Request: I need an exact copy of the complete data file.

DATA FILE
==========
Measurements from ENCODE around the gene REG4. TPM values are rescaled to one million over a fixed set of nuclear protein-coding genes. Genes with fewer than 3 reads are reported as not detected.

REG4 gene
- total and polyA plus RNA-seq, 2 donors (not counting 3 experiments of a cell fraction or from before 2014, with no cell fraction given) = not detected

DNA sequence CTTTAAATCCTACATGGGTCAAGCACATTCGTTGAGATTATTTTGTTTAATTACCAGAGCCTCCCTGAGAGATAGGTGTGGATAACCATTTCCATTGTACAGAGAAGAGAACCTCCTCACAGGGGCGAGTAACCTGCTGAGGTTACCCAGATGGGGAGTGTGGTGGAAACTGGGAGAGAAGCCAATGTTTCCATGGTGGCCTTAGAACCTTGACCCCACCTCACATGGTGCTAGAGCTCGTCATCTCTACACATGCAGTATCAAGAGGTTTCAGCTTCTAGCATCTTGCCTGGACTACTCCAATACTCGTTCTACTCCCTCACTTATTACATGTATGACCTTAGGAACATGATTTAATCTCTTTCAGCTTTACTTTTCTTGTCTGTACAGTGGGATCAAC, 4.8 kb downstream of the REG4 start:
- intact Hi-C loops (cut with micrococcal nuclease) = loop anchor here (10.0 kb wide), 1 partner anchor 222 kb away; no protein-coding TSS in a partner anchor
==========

Measurements from ENCODE around the gene REG4. TPM values are rescaled to one million over a fixed set of nuclear protein-coding genes. Genes with fewer than 3 reads are reported as not detected.

REG4 gene
- total and polyA plus RNA-seq, 2 donors (not counting 3 experiments of a cell fraction or from before 2014, with no cell fraction given) = not detected

DNA sequence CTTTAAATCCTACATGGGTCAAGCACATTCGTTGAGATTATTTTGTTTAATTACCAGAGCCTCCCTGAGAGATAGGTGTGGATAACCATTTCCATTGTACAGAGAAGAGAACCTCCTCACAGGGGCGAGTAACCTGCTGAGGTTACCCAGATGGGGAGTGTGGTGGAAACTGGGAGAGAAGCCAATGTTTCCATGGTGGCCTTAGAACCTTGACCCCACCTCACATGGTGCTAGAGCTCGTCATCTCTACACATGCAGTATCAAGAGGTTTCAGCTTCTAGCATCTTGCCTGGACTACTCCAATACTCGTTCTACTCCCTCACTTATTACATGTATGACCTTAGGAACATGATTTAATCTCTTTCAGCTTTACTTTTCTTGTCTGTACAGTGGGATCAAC, 4.8 kb downstream of the REG4 start:
- intact Hi-C loops (cut with micrococcal nuclease) = loop anchor here (10.0 kb wide), 1 partner anchor 222 kb away; no protein-coding TSS in a partner anchor